Finally, completing the circle must include offering a nursing vision for a truly integrated, community focused health system. The nursing administered system proposed here must reflect the need to focus on prevention, primary care, and acute disease care... holistically. It must also transition the current profit-driven disease care system into one that sees health and thus health care as a community partnership based on trust. Until now, no such vision has been presented.

The system must also reflect and empower the ethical imperatives of Nursing:

Provision 2 The nurse’s primary commitment is to the patient, whether an individual, family, group, community, or population.

Provision 4 The nurse has authority, accountability and responsibility for nursing practice; makes decisions; and takes action consistent with the obligation to provide optimal patient care.

Provision 6 The nurse, through individual and collective effort, establishes, maintains, and improves the ethical environment of the work setting and conditions of employment that are conducive to safe, quality health care.

Provision 8 The nurse collaborates with other health professionals and the public to protect human rights, promote health diplomacy, and reduce health disparities.

The system design being proposed here re-aligns Nursing with these ethical obligations, and re-aligns all of the care giver ethical frameworks which are reflected in the goals and the design of the new system.

Here are the 7 goals which will direct the “new” system design:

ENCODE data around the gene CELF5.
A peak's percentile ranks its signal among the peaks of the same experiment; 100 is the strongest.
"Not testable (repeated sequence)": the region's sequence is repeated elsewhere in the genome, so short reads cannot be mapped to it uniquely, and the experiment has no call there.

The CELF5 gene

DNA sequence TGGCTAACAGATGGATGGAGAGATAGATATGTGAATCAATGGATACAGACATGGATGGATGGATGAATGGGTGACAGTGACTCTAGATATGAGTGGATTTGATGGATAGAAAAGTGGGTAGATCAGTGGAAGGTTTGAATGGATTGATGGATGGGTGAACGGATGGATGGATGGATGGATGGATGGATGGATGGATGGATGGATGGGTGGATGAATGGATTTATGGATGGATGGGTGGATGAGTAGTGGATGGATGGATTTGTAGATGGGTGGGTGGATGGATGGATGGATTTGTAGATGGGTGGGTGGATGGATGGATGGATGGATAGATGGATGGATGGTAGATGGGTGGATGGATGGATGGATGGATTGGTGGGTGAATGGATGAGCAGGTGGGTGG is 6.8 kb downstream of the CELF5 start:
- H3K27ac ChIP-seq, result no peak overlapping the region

Equitable, targeted, data driven access appropriate to every communities needs

Quality evidence based care

Equitable, targeted, and evidence based distribution of resources

Interdisciplinary practitioner led administration so that the system is congruent with their values and maximizes their skill sets

Equitable and positive outcomes

Cost efficiency

Social accountability and a mandate for direct public reporting.

Under this design, there will no longer be a need for insurance. No more bankruptcies, no more deductibles, no more co-pays. And yet, we’ll cover everyone living in our country.

The full system design being presented here includes the goals, the administrative structure, the much needed nursing based community assessment tool, the sustainable financing plan (not single payer), and the mechanism to mandate community engagement as partners in the process. It also empowers providers to contribute up to the scope of their practice, hopefully eliminating the endless cope of practice battles that have plagued us for the past 60 years. Philosophically, it changes healthcare from one based on individual billable interactions to what healthcare really is, an adapted Public Utility.

This new vision also integrates Public Health, Academia, EMS, and community based resources into the administrative decision making process. It opens up the entire system to research, but also to clinical placements so that students come out of the academic disciplines with a holistic view of health and healthcare.